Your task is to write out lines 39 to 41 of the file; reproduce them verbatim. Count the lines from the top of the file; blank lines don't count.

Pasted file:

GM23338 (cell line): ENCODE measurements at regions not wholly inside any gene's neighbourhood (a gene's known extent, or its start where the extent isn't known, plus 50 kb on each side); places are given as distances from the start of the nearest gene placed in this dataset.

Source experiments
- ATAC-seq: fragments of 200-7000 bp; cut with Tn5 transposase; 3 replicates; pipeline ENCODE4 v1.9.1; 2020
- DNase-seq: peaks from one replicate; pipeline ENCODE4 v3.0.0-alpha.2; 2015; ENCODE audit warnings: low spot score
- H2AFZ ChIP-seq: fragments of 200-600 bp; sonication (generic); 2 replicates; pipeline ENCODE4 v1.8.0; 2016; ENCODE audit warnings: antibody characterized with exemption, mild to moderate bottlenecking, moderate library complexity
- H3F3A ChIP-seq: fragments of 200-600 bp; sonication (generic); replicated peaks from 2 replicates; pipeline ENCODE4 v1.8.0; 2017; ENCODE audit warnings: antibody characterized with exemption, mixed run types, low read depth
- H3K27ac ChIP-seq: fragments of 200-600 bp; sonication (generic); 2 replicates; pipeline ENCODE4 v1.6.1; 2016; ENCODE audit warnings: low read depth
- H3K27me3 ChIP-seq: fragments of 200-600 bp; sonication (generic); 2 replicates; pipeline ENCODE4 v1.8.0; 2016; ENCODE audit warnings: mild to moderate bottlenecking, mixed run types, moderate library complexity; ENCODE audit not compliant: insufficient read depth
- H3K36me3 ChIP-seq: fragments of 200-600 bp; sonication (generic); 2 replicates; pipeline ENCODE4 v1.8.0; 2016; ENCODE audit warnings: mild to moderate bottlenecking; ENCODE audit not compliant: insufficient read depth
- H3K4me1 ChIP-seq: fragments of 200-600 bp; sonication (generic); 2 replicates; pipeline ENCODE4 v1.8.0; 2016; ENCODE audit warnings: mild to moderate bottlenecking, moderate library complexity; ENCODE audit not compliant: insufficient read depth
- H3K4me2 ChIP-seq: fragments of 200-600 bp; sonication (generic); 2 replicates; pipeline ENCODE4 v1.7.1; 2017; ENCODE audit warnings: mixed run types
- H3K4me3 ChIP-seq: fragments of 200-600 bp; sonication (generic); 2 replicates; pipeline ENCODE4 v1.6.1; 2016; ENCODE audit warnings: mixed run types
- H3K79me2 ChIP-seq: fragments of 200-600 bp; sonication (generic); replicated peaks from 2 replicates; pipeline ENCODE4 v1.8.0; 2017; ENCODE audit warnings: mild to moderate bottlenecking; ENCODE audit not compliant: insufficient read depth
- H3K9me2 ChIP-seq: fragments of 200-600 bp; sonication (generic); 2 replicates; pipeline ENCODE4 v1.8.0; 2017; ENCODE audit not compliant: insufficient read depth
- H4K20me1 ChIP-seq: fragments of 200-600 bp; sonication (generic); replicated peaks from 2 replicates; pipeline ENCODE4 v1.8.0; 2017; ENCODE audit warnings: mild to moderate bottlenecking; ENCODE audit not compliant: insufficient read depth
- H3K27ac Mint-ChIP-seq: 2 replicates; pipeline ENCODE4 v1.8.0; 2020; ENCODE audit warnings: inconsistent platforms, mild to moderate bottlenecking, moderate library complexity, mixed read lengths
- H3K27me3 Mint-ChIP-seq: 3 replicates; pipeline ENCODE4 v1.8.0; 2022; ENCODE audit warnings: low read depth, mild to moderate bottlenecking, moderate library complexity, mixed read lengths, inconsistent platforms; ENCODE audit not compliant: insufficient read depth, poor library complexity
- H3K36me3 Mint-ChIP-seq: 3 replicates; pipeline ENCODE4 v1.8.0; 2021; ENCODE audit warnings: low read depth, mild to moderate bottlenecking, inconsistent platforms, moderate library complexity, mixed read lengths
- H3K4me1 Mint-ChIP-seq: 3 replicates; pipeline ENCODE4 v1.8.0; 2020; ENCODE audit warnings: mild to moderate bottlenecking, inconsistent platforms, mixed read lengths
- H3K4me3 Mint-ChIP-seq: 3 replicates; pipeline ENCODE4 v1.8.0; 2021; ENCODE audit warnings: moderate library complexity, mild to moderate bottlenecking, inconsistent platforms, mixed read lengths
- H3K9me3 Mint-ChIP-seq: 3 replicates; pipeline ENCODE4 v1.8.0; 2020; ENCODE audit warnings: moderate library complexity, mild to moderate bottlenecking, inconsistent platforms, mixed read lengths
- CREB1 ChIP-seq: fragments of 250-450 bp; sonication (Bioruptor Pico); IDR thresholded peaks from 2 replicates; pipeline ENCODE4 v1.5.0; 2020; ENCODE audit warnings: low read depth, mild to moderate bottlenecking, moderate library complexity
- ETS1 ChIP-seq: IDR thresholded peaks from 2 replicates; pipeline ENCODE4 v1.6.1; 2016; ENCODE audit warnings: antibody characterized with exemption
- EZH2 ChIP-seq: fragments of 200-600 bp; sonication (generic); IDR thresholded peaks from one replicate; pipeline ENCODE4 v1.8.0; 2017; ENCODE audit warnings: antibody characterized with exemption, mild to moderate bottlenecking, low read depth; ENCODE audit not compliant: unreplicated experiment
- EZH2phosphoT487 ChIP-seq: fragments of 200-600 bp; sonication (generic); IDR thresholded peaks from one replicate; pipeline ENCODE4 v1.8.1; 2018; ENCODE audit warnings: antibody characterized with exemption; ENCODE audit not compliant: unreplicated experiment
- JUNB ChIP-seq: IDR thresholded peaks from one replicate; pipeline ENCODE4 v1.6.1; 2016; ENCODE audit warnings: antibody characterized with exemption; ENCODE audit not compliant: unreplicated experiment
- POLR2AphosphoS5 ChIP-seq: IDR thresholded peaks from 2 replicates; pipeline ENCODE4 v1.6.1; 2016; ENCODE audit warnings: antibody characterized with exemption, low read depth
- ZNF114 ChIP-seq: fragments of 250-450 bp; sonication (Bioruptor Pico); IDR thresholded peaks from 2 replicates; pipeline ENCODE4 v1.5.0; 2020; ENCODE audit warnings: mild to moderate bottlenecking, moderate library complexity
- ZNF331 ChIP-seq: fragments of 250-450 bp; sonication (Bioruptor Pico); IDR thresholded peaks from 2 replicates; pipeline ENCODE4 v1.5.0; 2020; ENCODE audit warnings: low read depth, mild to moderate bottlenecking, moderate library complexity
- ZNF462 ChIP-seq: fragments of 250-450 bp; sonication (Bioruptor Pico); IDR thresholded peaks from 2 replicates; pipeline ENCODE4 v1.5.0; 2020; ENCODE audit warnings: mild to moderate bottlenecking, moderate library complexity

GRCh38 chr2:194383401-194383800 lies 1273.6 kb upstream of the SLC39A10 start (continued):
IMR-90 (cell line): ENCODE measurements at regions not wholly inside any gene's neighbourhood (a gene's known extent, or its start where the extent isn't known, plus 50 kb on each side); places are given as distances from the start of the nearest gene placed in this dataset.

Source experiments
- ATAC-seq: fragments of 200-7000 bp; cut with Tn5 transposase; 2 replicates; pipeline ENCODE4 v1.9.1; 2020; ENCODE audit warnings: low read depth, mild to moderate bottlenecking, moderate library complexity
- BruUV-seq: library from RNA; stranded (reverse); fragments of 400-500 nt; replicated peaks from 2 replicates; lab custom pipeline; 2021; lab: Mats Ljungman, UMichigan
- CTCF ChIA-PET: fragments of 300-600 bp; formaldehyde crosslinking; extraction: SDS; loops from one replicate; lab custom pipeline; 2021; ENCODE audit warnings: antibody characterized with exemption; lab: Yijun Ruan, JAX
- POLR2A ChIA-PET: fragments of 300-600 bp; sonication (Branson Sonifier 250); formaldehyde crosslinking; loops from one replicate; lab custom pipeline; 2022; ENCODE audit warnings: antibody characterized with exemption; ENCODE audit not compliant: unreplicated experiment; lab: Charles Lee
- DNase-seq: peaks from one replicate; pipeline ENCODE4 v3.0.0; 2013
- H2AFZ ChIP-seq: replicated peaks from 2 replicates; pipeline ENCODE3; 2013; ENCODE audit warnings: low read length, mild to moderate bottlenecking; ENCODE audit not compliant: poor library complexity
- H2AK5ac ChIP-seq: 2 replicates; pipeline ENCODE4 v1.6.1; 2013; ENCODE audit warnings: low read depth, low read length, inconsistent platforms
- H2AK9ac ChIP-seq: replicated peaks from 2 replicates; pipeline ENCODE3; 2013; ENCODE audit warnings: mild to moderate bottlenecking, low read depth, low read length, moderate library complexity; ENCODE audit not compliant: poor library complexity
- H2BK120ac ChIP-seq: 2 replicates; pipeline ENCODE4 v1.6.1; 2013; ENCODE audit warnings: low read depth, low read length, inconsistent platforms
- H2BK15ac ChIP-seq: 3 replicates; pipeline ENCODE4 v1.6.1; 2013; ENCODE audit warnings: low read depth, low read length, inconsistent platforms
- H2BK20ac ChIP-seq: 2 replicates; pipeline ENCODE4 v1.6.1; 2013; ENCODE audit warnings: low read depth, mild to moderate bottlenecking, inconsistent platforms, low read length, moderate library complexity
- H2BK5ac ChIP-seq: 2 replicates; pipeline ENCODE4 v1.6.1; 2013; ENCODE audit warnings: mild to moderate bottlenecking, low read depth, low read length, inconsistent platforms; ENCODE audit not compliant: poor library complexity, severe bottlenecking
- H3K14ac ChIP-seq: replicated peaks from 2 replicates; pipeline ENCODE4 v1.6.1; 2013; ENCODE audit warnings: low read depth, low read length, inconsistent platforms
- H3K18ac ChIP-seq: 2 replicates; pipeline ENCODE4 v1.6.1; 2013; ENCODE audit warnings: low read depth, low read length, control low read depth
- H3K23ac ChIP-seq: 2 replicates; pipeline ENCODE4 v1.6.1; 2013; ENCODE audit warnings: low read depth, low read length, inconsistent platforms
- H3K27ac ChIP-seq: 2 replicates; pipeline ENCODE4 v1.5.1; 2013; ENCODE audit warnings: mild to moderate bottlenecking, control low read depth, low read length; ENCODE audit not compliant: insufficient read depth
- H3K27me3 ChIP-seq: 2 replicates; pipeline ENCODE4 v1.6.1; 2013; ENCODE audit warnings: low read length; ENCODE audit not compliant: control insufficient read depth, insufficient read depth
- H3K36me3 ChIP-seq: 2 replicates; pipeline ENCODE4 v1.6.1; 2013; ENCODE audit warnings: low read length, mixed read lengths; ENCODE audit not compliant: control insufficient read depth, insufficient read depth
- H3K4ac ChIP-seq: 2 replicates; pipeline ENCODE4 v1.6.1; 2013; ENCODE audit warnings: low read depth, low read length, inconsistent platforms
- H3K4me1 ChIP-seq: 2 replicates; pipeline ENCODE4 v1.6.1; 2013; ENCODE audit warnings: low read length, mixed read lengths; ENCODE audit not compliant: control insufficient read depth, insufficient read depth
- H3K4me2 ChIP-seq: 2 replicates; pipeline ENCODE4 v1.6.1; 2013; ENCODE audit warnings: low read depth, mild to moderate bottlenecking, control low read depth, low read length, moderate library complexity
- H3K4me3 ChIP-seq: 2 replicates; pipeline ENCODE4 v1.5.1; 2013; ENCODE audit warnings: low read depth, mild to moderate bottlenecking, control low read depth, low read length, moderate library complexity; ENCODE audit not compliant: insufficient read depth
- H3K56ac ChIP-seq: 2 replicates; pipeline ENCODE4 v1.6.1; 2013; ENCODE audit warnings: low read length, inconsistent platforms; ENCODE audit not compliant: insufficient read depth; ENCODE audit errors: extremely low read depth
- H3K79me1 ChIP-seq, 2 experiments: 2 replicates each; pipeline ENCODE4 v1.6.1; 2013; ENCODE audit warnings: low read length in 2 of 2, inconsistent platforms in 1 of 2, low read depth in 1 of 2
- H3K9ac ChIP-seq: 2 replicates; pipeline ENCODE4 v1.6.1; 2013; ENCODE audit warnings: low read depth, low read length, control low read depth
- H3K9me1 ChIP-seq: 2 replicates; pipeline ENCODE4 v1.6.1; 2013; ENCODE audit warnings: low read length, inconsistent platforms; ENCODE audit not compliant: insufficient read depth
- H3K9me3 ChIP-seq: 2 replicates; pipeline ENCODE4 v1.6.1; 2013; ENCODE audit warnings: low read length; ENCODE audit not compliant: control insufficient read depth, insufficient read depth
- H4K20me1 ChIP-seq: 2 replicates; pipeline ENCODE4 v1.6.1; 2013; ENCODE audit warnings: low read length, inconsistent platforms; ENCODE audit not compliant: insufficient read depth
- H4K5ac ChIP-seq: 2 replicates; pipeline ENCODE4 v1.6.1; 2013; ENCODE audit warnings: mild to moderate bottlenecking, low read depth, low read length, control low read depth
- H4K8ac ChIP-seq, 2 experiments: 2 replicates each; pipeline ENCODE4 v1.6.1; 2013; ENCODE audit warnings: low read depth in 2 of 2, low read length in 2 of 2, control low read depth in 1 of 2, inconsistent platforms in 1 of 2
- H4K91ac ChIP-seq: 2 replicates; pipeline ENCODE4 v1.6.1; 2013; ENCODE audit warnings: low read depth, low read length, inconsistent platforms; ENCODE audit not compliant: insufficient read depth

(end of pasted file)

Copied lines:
- H2AFZ ChIP-seq: replicated peaks from 2 replicates; pipeline ENCODE3; 2013; ENCODE audit warnings: low read length, mild to moderate bottlenecking; ENCODE audit not compliant: poor library complexity
- H2AK5ac ChIP-seq: 2 replicates; pipeline ENCODE4 v1.6.1; 2013; ENCODE audit warnings: low read depth, low read length, inconsistent platforms
- H2AK9ac ChIP-seq: replicated peaks from 2 replicates; pipeline ENCODE3; 2013; ENCODE audit warnings: mild to moderate bottlenecking, low read depth, low read length, moderate library complexity; ENCODE audit not compliant: poor library complexity